Stereotypes aside, the Middle East boasts an inventory of legends, characters and scenery that could spark vast collections of reveries. Where else would you find an entire museum devoted to camels? From the peculiar to the hilarious, here are the top four unusual museums of the Middle East.
1. The Camel Museum (UAE): Just off Dubai’s towering skyscrapers, the museum is an authentic ode to the Middle East’s iconic desert riders. The building, formerly known as “Rekab House”, exudes a genuine dromedary feel as it used to be a camel stable for sheikhs; since then, restoration efforts have turned it into a testament to their lead role in the region. Its peculiar exhibitions on camel anatomy on a gigantic scale and life-like camel racing make this a must-see collection. Open Sunday-Thursday, 8 am-2 pm; +971 (0)4 392 0368 +971 (0)4 392 0368
2. International Nativity Museum (Palestine): While a collection of cribs might seem banal anywhere else, the symbolism and universal focus of this museum entirely dedicated to biblical representations of the nativity scene drawn from all around the world is nothing short of enchanting. Its location, along the street that was covered by the Three Wise Men on their way to meet the baby Jesus, only adds to its magical allure. To book a visit, call +970 598911511 +970 598911511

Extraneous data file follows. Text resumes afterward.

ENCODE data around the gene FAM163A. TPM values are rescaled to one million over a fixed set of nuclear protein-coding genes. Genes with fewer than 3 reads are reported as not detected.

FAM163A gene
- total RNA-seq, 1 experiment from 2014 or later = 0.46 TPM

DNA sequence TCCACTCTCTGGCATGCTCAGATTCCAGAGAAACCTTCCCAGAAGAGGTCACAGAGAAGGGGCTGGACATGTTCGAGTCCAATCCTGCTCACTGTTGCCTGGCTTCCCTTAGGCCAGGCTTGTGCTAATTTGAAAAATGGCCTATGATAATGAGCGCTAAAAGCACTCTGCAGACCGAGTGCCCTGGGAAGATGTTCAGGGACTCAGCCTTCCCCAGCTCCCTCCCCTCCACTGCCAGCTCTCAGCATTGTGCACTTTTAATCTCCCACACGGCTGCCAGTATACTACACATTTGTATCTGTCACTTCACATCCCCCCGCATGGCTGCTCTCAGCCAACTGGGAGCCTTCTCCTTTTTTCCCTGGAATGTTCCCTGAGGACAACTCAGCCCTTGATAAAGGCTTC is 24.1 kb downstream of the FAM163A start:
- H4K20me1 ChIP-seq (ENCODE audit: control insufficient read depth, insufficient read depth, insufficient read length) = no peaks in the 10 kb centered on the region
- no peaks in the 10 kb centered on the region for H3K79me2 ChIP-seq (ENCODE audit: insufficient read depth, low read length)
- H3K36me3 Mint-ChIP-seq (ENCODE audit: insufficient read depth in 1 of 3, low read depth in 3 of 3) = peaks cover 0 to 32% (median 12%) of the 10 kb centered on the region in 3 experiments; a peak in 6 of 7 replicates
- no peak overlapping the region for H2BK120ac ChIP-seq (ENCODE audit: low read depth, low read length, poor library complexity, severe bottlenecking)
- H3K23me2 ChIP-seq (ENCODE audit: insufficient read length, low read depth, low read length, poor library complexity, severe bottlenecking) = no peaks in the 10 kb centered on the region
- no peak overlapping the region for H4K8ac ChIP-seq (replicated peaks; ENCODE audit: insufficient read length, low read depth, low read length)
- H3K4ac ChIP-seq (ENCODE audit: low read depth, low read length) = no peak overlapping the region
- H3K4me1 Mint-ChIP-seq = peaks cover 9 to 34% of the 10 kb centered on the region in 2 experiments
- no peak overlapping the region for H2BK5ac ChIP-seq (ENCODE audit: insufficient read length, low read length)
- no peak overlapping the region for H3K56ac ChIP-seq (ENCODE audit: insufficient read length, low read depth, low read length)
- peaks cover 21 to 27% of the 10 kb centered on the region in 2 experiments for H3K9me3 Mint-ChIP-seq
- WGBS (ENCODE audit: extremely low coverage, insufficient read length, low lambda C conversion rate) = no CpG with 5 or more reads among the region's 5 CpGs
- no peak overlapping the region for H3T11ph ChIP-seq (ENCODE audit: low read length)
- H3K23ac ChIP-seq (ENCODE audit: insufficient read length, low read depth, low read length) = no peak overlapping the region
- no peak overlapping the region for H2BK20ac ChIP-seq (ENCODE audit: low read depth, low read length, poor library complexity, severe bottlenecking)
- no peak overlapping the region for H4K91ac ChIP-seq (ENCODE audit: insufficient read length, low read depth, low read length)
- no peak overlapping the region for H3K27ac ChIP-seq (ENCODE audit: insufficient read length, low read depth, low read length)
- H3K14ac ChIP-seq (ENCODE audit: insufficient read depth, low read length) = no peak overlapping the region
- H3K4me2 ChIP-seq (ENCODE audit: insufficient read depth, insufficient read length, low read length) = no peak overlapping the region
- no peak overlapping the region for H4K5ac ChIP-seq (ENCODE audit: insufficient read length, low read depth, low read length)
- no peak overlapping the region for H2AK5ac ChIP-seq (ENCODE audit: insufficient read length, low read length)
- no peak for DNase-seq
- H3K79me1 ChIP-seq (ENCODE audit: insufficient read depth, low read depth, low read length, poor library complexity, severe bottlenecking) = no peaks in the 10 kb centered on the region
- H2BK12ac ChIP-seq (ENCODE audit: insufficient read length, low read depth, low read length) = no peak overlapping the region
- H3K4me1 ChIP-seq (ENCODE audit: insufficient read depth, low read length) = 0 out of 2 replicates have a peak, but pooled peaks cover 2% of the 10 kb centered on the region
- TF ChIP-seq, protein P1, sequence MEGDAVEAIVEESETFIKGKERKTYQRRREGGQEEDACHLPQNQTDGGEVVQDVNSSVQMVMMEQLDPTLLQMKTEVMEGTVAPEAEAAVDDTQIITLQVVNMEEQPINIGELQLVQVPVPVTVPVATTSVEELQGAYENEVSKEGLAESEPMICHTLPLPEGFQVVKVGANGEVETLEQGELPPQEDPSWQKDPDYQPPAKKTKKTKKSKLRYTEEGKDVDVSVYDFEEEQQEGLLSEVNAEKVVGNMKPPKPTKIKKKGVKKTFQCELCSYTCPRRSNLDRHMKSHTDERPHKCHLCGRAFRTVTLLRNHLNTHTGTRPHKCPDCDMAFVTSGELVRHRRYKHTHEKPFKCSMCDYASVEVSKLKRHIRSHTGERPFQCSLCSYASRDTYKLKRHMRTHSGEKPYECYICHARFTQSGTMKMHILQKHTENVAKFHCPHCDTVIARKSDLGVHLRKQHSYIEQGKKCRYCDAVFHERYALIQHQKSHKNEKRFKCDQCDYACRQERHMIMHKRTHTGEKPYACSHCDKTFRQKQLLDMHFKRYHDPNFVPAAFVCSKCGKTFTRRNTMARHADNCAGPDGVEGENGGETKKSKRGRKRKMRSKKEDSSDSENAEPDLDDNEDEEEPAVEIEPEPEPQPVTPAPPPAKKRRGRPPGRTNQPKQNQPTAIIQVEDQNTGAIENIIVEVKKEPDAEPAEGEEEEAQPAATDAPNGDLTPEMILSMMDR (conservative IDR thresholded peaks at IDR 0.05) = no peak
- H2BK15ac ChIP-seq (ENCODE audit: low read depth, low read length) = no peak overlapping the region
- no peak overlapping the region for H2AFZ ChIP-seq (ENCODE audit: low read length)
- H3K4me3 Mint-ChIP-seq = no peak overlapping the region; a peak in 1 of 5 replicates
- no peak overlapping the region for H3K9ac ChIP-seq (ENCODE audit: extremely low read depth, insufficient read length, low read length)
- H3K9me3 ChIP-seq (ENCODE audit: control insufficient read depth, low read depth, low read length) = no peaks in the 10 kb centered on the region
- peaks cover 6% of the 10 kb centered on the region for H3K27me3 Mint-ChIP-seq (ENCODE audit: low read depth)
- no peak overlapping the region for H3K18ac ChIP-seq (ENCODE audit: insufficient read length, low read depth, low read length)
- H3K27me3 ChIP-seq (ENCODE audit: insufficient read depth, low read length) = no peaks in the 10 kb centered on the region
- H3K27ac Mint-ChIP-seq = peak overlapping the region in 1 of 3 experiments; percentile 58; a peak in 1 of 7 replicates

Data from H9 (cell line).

3. The Mummification Museum (Egypt): A little gem of a museum, it allows one to enter into a ancient flashback in a half-an-hour visit. Instead of focusing on the beauty of coffin carvings or the mastery of their writing, the Mummification Museum unveils the tips and tricks: the knives, the unguents and herbs, the bandages and methods of mummification–all explained and illustrated. Open daily 9am – 9pm.
4. The Oil and Gas Exhibition Centre (Oman): It is highly unlikely that in the popular imagination, another industry could be as strongly linked with the Middle East than oil. But a museum? Well, this interactive exhibition has left all visitors astonished. It leads visitors through the discovery, extraction, and uses of fossil fuels with participatory stations and activities tailored for children and adults alike. Next to the museum, Oman’s planetarium is also a must-see. Open Saturday – Wednesday from 7am – 12pm & 1 pm – 3.45pm, and on Thursdays from 8am – 12pm.